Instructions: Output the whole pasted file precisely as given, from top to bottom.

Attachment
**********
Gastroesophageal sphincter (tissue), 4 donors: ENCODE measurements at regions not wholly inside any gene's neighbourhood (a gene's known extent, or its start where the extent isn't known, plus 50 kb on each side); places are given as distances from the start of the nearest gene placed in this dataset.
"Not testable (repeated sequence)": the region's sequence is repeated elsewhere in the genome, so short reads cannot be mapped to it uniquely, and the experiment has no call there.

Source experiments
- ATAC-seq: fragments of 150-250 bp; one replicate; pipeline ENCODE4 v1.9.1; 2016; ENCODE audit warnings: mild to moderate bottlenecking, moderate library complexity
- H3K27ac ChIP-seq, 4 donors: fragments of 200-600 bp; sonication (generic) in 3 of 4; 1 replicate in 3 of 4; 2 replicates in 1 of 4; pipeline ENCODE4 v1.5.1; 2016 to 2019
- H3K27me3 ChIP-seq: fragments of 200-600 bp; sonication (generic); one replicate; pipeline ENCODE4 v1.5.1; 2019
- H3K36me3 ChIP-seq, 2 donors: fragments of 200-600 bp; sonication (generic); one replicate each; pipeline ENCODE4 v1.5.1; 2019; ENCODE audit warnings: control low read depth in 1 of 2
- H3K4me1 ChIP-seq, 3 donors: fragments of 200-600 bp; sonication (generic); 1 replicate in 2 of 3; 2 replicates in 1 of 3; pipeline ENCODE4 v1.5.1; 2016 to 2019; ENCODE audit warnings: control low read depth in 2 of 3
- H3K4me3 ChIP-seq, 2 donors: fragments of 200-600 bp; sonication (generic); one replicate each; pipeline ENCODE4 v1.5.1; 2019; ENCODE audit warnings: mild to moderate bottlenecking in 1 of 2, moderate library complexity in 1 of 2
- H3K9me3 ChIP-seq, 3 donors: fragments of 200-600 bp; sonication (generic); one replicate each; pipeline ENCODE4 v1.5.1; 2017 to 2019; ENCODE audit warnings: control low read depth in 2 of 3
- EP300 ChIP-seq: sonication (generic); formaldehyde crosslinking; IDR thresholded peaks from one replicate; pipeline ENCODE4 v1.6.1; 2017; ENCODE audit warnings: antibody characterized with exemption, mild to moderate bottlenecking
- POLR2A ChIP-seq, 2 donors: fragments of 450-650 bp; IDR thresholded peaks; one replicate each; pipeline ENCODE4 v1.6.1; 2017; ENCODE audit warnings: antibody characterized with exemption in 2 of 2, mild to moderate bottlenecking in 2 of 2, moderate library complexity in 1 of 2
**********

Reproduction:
Gastroesophageal sphincter (tissue), 4 donors: ENCODE measurements at regions not wholly inside any gene's neighbourhood (a gene's known extent, or its start where the extent isn't known, plus 50 kb on each side); places are given as distances from the start of the nearest gene placed in this dataset.
"Not testable (repeated sequence)": the region's sequence is repeated elsewhere in the genome, so short reads cannot be mapped to it uniquely, and the experiment has no call there.

Source experiments
- ATAC-seq: fragments of 150-250 bp; one replicate; pipeline ENCODE4 v1.9.1; 2016; ENCODE audit warnings: mild to moderate bottlenecking, moderate library complexity
- H3K27ac ChIP-seq, 4 donors: fragments of 200-600 bp; sonication (generic) in 3 of 4; 1 replicate in 3 of 4; 2 replicates in 1 of 4; pipeline ENCODE4 v1.5.1; 2016 to 2019
- H3K27me3 ChIP-seq: fragments of 200-600 bp; sonication (generic); one replicate; pipeline ENCODE4 v1.5.1; 2019
- H3K36me3 ChIP-seq, 2 donors: fragments of 200-600 bp; sonication (generic); one replicate each; pipeline ENCODE4 v1.5.1; 2019; ENCODE audit warnings: control low read depth in 1 of 2
- H3K4me1 ChIP-seq, 3 donors: fragments of 200-600 bp; sonication (generic); 1 replicate in 2 of 3; 2 replicates in 1 of 3; pipeline ENCODE4 v1.5.1; 2016 to 2019; ENCODE audit warnings: control low read depth in 2 of 3
- H3K4me3 ChIP-seq, 2 donors: fragments of 200-600 bp; sonication (generic); one replicate each; pipeline ENCODE4 v1.5.1; 2019; ENCODE audit warnings: mild to moderate bottlenecking in 1 of 2, moderate library complexity in 1 of 2
- H3K9me3 ChIP-seq, 3 donors: fragments of 200-600 bp; sonication (generic); one replicate each; pipeline ENCODE4 v1.5.1; 2017 to 2019; ENCODE audit warnings: control low read depth in 2 of 3
- EP300 ChIP-seq: sonication (generic); formaldehyde crosslinking; IDR thresholded peaks from one replicate; pipeline ENCODE4 v1.6.1; 2017; ENCODE audit warnings: antibody characterized with exemption, mild to moderate bottlenecking
- POLR2A ChIP-seq, 2 donors: fragments of 450-650 bp; IDR thresholded peaks; one replicate each; pipeline ENCODE4 v1.6.1; 2017; ENCODE audit warnings: antibody characterized with exemption in 2 of 2, mild to moderate bottlenecking in 2 of 2, moderate library complexity in 1 of 2